Tag:Russell Westbrook
Posted on: January 28, 2012 11:30 am
Edited on: January 28, 2012 1:06 pm
 

Durant asks reporter questions about Westbrook

Durant wants everyone to know he's cool with his buddy Russell Westbrook. (Getty Images)
Posted by Royce Young

Typically, it's the reporter asking the player the questions. That script got flipped Saturday night before the Thunder took on the Warriors at Oracle Arena.

Kevin Durant decided to go on the offensive about the whole supposed Russell Westbrook rift. Matt Steinmetz CSN Bay Area tells an interesting story about an encounter he had with Durant:

I had just finished doing a television segment from the floor of Oracle Arena a little after 5 p.m., while some Thunder players shot in the background. I was a guest on Chronicle Live, and was talking about Durant, Russell Westbrook and the game itself. After I was done with the hit, I felt a hand on my shoulder. It was Durant, whom I’d never met.

“Hey my man, I’ve got a question for you,” Durant said. “Why does everyone want to talk about who the best player is on our team, whether it’s me or Russell? Why does everyone worry about that?”

Naturally, I was defensive and told Durant that’s not what I was talking about on television.

“I know,” he said. “But you’re in the media so maybe you know why some writers and guys like that do it. I just don’t get it.”

“I’m not sure,” I answered.

“I mean, we’re on the same team, Russell and me, so what does it matter?” Durant said. “Who cares whether he’s better than me or I’m better than him?”

Here's who cares: Media and fans hungry for a fun conflict story. That type of stuff is what's fun to talk about, fun to argue about and fun to read about. It sells. It's a classic teammate vs. teammate story and it's something that's easy to run with.

The question is, what made Durant want to bring this up on his own? Why did he feel the need to talk about it at all? Potentially it had something to do with ESPN's Ric Bucher declaring Westbrook better than Durant in a rankings a couple weeks ago. Who knows.

Some kind of see the over-defensive behavior from Durant and Westbrook as a sign they're trying to hide something. But what I see, as a person that's pretty close to the team, is a group of guys frustrated with the negative attention.

It doesn't surprise me at all Durant did that, because he's completely annoyed. Nobody wants quiet synergy and togetherness more than Durant. He wants everyone happy, everyone getting along and the more the noise builds, the more chance it has to shake the walls.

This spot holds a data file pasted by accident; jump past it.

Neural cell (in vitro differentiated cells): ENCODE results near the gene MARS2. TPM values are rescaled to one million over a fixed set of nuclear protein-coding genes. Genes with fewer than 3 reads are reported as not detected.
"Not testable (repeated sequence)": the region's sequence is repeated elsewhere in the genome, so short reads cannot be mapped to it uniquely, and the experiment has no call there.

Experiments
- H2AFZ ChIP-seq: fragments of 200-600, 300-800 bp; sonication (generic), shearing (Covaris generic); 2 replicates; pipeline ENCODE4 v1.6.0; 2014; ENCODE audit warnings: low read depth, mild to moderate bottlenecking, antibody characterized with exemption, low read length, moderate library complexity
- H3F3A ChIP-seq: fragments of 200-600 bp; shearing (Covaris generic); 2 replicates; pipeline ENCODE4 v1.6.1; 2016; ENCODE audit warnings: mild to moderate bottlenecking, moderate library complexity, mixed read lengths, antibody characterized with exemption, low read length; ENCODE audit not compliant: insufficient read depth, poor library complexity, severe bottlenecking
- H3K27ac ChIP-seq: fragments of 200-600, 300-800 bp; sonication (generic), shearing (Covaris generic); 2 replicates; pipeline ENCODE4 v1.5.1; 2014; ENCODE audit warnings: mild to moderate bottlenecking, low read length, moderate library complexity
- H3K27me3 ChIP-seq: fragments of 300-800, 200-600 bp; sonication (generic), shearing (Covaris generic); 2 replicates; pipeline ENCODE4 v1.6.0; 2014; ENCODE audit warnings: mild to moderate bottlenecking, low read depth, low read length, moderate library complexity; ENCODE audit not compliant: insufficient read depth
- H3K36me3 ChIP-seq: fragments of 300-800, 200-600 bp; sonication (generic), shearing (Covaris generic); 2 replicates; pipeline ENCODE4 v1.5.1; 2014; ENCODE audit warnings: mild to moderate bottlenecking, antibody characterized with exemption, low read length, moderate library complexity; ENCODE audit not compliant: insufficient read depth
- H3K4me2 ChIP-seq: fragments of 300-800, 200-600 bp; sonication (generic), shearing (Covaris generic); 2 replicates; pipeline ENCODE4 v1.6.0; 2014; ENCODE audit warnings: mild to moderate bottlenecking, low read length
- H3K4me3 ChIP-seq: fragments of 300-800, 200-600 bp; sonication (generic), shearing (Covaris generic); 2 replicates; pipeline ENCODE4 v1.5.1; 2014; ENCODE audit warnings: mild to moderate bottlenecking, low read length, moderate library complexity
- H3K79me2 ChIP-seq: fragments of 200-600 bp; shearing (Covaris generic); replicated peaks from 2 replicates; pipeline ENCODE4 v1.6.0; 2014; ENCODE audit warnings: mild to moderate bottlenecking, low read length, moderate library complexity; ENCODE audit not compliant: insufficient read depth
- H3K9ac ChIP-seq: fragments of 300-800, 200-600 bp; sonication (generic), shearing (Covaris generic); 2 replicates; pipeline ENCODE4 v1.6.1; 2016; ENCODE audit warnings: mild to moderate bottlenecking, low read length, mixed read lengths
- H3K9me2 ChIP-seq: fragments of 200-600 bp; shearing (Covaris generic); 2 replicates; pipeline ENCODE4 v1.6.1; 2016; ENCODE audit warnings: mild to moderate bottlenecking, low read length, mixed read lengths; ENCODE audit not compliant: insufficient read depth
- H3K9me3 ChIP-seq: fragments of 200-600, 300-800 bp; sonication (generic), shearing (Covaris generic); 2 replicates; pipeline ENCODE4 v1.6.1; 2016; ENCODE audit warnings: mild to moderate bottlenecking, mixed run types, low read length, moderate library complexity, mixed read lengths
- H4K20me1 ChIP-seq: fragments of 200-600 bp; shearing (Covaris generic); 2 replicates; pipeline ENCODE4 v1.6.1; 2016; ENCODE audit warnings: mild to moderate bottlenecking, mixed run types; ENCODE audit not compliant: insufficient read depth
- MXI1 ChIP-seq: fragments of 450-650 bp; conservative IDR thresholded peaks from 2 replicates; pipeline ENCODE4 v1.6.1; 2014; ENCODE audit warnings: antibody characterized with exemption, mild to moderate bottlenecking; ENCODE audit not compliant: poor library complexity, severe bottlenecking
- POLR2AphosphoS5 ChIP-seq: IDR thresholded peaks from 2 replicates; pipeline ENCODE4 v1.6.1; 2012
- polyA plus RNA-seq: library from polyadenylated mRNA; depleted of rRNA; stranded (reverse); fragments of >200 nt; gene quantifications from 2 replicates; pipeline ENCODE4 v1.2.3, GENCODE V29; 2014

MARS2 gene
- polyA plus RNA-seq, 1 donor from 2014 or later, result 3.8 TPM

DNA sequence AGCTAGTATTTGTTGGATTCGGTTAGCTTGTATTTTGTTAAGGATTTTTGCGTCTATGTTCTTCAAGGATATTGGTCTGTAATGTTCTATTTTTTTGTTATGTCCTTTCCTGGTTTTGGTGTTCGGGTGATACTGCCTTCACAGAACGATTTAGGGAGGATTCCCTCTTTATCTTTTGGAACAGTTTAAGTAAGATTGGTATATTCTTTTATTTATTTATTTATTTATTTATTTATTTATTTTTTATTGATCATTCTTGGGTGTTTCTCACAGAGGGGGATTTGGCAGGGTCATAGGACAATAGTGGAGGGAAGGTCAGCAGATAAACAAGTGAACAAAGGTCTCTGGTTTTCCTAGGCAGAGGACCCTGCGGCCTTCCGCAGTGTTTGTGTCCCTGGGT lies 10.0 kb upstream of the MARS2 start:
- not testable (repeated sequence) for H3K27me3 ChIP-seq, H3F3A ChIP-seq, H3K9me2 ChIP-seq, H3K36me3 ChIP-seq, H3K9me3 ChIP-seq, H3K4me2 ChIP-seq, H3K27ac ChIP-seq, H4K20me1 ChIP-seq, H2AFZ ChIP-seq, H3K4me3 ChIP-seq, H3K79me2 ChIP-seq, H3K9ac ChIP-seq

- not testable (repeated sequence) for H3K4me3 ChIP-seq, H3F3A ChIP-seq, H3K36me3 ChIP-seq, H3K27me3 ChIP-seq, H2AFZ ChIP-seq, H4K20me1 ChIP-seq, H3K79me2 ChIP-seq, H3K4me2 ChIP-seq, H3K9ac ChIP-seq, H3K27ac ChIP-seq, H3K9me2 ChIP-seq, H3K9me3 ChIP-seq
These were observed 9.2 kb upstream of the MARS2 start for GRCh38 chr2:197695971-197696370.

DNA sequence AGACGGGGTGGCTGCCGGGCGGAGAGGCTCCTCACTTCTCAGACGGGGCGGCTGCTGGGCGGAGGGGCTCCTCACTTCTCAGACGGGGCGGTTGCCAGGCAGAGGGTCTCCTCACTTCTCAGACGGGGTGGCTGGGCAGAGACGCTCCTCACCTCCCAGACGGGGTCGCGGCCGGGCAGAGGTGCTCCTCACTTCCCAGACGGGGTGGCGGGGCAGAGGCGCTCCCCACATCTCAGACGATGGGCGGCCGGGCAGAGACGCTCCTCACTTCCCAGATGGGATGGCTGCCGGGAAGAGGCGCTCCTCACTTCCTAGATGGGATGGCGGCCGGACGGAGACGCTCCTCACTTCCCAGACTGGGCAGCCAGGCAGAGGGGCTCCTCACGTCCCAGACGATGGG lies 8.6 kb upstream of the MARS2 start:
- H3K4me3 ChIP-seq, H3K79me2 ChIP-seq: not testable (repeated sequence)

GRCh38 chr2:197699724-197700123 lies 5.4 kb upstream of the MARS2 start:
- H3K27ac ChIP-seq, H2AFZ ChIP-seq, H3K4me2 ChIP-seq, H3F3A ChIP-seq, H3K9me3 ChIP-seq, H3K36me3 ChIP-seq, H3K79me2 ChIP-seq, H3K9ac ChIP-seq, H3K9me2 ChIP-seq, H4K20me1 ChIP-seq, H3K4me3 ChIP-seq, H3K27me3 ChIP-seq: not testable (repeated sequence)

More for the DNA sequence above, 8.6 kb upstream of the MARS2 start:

There's no getting around it: Russell Westbrook is an emotional player. He's easily upset, easily excited. He's a ridiculously competitive person and Durant knows all this better than anyone. So I think Durant doing this type of thing is more to try and defend and cover for Westbrook. He wants to deflect everything.

The answer is that it doesn't matter who is better, as long as the team wins. That's the right answer. But that's not really reality. With Durant the team's alpha, Westbrook is supposed to take a back seat to Durant. He's supposed to defer. Durant is attempting to make Westbrook his equal, which is something Westbrook certainly would appreciate. They know this story won't die despite the fact both have signed extensions to play together for five more years.

Whether they like each other or not, the Thunder have a terrific duo and one that says and does all the right things. So from that perspective, Durant has a decent reason to be frustrated. He knows the real story, what's actually going on. Kevin Durant is a very real individual. What you see is what you get. There's no show. So it's not shocking that he'd let down his guard and speak directly to a reporter like that. He's being the Thunder's leader, their spokesman and most importantly, himself.
Posted on: January 26, 2012 4:18 pm
Edited on: January 27, 2012 12:27 am
 

2008 Draft contract extensions: Winners & Losers

Posted by Ben Golliver

The deadline for teams to sign extensions with 2008 NBA Draft picks passed at midnight on Wednesday. Only a handful of deals were reached, with a number of fairly big names left to head towards restricted free agency next summer. Let's take a look at the major deals and non-deals one-by-one.

Derrick Rose signs 5-year, $94 million extension with Chicago Bulls